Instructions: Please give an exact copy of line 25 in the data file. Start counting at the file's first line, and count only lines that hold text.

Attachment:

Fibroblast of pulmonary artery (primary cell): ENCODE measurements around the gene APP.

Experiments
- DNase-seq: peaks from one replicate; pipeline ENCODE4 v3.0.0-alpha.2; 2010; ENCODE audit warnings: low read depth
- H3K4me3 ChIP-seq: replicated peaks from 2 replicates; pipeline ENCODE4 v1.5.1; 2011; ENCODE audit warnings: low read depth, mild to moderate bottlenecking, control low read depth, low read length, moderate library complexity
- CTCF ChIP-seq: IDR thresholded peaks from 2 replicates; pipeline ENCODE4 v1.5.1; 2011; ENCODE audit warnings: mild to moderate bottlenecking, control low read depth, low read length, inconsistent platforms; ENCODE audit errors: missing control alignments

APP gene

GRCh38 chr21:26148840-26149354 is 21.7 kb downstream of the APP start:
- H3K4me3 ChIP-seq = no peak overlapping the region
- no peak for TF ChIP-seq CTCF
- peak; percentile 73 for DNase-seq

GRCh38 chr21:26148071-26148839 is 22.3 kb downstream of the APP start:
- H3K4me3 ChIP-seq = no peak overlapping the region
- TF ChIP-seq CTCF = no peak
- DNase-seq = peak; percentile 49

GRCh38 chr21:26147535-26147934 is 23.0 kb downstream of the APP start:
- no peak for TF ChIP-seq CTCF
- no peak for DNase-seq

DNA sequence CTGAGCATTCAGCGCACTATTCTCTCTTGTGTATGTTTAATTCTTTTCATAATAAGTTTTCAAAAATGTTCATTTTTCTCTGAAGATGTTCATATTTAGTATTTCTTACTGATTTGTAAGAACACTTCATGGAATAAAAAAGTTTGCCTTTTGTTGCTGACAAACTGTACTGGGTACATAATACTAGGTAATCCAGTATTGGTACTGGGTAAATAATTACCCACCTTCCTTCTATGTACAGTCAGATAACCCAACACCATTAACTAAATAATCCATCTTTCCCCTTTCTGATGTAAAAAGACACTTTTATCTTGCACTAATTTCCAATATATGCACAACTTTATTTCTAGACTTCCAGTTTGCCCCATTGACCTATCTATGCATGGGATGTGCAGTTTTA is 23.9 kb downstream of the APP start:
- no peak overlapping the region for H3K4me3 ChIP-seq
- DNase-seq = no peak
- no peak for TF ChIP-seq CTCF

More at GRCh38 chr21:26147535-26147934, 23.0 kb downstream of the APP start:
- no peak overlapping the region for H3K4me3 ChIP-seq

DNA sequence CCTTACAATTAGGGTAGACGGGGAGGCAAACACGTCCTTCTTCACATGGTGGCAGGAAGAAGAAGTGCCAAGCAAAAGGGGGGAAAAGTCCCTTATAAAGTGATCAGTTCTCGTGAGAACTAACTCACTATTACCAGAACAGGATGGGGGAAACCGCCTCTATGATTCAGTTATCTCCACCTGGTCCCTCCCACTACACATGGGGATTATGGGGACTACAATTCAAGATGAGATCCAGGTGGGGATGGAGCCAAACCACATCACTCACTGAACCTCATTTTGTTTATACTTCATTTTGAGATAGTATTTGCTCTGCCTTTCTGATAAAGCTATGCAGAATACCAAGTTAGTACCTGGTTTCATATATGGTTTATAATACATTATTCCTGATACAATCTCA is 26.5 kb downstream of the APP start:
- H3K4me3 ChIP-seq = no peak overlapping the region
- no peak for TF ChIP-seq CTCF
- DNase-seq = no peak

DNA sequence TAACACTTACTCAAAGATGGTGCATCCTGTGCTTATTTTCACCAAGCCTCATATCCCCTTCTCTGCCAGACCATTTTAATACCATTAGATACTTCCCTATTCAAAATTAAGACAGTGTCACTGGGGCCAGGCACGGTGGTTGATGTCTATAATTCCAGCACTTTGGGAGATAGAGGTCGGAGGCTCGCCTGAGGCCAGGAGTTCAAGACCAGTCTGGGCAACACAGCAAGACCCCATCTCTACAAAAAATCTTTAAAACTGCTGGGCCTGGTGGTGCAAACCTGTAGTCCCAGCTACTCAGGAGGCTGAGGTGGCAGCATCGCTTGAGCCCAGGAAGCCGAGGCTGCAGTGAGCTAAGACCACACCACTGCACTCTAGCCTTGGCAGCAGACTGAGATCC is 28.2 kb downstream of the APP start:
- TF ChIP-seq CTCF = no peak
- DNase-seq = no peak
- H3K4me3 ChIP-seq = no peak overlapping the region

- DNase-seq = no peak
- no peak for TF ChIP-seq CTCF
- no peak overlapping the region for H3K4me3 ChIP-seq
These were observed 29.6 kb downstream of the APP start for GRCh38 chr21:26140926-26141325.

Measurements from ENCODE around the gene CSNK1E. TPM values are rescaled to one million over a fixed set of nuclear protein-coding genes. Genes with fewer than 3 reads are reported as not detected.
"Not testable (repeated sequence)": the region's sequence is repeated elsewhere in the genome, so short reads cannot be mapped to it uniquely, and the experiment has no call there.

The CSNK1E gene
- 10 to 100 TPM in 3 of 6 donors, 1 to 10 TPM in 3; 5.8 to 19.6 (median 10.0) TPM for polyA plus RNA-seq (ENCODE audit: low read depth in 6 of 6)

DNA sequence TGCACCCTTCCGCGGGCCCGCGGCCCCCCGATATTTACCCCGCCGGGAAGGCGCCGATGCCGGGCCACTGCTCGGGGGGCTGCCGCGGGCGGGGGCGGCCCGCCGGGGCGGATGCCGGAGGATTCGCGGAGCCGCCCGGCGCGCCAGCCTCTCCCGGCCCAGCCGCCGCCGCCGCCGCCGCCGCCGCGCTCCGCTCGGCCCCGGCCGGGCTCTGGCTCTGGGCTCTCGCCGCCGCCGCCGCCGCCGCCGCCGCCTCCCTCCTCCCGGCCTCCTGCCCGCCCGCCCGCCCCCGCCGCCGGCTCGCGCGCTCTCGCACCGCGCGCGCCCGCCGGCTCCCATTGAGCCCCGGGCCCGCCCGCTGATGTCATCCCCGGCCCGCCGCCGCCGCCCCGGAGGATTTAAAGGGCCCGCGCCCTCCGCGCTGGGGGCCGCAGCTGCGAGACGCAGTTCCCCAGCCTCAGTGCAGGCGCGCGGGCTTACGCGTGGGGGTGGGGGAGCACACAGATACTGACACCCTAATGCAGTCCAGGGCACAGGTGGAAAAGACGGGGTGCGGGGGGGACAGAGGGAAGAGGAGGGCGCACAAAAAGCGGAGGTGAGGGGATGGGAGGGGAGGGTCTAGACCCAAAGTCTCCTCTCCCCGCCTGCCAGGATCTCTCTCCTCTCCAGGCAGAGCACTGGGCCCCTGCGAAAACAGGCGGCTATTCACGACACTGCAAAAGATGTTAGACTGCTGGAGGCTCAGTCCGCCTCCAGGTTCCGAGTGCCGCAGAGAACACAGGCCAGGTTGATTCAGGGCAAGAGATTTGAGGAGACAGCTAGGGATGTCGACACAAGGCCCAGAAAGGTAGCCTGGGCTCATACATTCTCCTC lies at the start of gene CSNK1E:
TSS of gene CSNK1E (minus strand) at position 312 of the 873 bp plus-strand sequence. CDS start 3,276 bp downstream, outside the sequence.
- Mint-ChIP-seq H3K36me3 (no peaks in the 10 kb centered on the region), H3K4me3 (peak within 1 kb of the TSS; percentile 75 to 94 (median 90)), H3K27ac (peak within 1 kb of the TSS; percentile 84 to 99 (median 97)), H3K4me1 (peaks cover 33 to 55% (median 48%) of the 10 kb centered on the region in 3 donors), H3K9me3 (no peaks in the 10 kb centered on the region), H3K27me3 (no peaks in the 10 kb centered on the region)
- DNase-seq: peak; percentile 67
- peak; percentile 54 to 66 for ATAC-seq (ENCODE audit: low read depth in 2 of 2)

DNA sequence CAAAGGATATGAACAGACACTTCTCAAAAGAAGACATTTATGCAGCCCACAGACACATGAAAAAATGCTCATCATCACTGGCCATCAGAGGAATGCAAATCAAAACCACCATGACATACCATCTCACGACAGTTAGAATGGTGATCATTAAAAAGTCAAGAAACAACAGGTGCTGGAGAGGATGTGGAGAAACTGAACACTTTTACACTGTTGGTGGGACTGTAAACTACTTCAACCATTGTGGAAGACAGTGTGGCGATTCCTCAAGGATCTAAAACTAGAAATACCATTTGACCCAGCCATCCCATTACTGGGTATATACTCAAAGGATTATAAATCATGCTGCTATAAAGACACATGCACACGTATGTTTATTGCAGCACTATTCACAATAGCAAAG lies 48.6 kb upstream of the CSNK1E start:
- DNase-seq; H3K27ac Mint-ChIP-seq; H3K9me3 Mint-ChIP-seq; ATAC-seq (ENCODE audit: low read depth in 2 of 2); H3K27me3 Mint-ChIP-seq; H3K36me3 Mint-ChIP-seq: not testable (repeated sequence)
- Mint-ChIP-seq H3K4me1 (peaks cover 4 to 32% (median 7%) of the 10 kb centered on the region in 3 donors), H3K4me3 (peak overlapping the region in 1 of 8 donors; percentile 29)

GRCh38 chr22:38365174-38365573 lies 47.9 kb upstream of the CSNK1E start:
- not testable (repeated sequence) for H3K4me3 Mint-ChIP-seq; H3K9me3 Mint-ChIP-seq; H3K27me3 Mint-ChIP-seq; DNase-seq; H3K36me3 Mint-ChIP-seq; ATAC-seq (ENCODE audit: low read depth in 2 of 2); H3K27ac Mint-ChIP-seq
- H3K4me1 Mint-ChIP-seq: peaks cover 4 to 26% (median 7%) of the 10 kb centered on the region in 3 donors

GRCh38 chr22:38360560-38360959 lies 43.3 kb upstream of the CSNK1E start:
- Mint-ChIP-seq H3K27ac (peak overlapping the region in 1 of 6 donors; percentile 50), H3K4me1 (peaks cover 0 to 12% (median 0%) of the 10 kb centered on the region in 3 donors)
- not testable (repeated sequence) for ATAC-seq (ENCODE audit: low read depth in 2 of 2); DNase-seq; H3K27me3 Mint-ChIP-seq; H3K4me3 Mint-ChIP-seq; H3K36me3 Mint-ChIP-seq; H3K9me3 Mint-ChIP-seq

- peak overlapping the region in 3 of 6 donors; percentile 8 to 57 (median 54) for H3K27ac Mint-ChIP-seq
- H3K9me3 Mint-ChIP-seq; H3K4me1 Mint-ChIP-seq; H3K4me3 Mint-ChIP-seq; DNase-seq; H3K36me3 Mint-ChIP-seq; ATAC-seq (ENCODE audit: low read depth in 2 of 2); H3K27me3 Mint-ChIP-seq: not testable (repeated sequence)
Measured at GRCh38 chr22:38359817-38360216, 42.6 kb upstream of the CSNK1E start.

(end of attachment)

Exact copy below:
- H3K4me3 ChIP-seq = no peak overlapping the region